The MIT economics professor embroiled in a controversy over his demeaning remarks about how the federal health-care law was passed had a contract with the N.C. Office of the State Auditor that has now been terminated.
Auditor Beth Wood notified Jonathan Gruber of the decision on Wednesday, and formally gave written notice of the termination on Thursday.
Gruber was hired a year ago to help the state audit the Medicaid program that provides managed care for the poor and disabled, a review the General Assembly required in its July 2013 budget. Before he was hired, the auditor’s office checked out his background and discussed it with leaders in the General Assembly, including his role in helping create the Affordable Care Act and the health-care reform in Massachusetts, according to a timeline of the contract from the auditor’s office.
Shortly before he was hired, Gruber spoke at a conference in Pennsylvania and made this remark: "Lack of transparency is a huge political advantage. Call it the stupidity of the American voter or whatever, but basically, that was really, really critical to getting the thing to pass."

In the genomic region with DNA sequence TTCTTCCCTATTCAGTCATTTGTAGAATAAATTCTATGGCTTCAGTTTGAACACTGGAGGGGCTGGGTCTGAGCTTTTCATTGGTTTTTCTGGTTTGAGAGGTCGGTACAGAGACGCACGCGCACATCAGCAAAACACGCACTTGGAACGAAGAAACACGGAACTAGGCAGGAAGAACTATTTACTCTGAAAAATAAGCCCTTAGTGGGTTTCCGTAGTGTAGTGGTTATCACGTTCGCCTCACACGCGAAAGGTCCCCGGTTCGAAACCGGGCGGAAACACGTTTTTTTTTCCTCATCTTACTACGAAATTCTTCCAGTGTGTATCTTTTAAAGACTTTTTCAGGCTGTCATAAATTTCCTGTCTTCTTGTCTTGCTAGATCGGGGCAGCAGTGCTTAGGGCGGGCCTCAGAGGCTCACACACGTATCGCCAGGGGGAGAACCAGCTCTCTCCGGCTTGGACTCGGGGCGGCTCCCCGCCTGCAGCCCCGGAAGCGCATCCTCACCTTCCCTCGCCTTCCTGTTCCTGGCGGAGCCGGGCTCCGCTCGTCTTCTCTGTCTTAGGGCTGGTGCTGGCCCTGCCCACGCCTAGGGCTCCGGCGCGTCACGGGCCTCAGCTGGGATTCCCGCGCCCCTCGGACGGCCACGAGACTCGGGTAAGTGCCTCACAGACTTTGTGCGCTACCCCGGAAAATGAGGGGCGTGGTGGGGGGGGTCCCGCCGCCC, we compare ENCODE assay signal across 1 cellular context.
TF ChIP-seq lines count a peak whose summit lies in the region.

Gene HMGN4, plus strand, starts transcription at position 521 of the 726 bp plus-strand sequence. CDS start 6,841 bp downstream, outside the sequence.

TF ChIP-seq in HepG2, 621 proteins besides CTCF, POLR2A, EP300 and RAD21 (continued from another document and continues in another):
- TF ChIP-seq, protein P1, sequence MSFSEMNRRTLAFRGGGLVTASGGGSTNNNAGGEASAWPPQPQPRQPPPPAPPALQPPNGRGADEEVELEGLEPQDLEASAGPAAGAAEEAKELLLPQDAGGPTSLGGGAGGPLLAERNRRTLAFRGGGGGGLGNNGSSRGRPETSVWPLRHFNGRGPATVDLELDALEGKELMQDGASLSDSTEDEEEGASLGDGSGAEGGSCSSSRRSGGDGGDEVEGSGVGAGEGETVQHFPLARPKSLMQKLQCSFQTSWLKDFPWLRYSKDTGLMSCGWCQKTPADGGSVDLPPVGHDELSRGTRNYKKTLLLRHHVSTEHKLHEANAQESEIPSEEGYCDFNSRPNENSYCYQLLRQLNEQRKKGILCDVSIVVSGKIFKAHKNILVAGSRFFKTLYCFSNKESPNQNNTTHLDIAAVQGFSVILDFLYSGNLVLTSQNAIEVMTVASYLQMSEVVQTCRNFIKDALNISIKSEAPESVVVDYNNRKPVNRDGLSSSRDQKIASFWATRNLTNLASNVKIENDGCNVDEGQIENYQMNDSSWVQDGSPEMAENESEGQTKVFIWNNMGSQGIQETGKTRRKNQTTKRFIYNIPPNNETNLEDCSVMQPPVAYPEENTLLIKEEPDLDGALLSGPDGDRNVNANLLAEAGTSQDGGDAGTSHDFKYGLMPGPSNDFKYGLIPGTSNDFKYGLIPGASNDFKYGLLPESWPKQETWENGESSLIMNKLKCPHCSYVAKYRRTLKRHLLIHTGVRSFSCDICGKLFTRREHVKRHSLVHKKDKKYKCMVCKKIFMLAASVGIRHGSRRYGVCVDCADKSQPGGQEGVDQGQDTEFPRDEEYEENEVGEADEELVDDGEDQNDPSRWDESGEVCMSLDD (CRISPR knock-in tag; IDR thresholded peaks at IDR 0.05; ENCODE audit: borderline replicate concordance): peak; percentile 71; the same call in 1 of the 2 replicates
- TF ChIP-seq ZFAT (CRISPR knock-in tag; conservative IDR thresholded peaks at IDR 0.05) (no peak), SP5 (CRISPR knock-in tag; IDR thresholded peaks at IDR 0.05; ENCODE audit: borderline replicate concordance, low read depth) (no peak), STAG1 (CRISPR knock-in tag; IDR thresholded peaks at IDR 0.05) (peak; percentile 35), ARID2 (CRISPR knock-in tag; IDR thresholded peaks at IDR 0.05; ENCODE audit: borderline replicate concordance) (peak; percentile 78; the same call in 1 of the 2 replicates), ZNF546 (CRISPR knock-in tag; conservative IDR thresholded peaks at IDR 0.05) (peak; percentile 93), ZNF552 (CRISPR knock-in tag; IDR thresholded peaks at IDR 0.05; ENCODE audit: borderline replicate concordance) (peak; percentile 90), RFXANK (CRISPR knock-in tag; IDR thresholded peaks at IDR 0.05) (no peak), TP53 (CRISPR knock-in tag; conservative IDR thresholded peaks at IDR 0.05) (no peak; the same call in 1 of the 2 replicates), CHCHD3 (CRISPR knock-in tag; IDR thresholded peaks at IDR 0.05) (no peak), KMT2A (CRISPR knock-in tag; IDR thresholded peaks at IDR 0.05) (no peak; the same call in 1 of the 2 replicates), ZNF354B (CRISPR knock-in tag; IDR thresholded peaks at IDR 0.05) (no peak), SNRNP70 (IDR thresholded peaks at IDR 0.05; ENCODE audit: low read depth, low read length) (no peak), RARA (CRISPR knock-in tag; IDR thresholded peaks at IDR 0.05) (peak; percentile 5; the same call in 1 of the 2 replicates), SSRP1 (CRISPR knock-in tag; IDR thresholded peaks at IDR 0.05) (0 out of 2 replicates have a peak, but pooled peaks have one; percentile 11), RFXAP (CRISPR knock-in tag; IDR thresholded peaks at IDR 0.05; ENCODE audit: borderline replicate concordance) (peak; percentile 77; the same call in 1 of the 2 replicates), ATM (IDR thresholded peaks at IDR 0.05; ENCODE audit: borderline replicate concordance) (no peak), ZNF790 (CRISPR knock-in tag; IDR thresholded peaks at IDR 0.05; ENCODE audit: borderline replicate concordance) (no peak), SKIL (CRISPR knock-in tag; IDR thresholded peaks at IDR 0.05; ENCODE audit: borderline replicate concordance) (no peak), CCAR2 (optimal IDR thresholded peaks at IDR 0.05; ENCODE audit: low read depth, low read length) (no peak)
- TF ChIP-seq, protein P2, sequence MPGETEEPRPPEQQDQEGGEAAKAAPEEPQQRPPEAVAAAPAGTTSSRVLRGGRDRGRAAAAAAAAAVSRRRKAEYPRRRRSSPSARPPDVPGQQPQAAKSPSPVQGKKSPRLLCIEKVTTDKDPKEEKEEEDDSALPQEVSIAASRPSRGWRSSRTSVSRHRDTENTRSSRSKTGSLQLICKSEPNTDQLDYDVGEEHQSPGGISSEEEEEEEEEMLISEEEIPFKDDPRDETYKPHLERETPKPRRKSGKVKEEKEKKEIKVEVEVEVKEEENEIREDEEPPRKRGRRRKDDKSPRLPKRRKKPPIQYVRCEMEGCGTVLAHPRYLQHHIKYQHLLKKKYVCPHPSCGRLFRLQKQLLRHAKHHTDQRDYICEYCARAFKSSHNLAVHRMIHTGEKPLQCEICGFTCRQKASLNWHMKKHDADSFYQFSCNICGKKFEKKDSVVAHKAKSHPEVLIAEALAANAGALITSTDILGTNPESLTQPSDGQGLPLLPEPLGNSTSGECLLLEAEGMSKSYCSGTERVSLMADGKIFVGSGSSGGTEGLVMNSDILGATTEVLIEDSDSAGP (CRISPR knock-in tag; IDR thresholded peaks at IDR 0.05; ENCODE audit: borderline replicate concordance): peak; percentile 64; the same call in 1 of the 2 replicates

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Earlier this month, his remarks became widely reported by conservative talk shows and other media. According to the auditor’s office, the day after state officials heard about his comments they met to determine what to do in response.
On Monday, the office decided to terminate the contract and notify legislative leaders, because the staff determined "it cannot provide appropriate safeguards to eliminate the appearance of an independence impairment."
The disclosure that the state had hired Gruber in the first place struck a nerve over at the Civitas Institute, where blogger Brian Balfour on Friday raised the issue of more widespread repercussions.
"Keep in mind Gov. McCrory's statements about expanding Medicaid in NC once the program has been ‘reformed.’ Now we find out that Obamacare and Romneycare architect Gruber was chosen to help guide that reform. Can we trust legislative leaders and McCrory's administration to reform Medicaid knowing whose advice they sought?"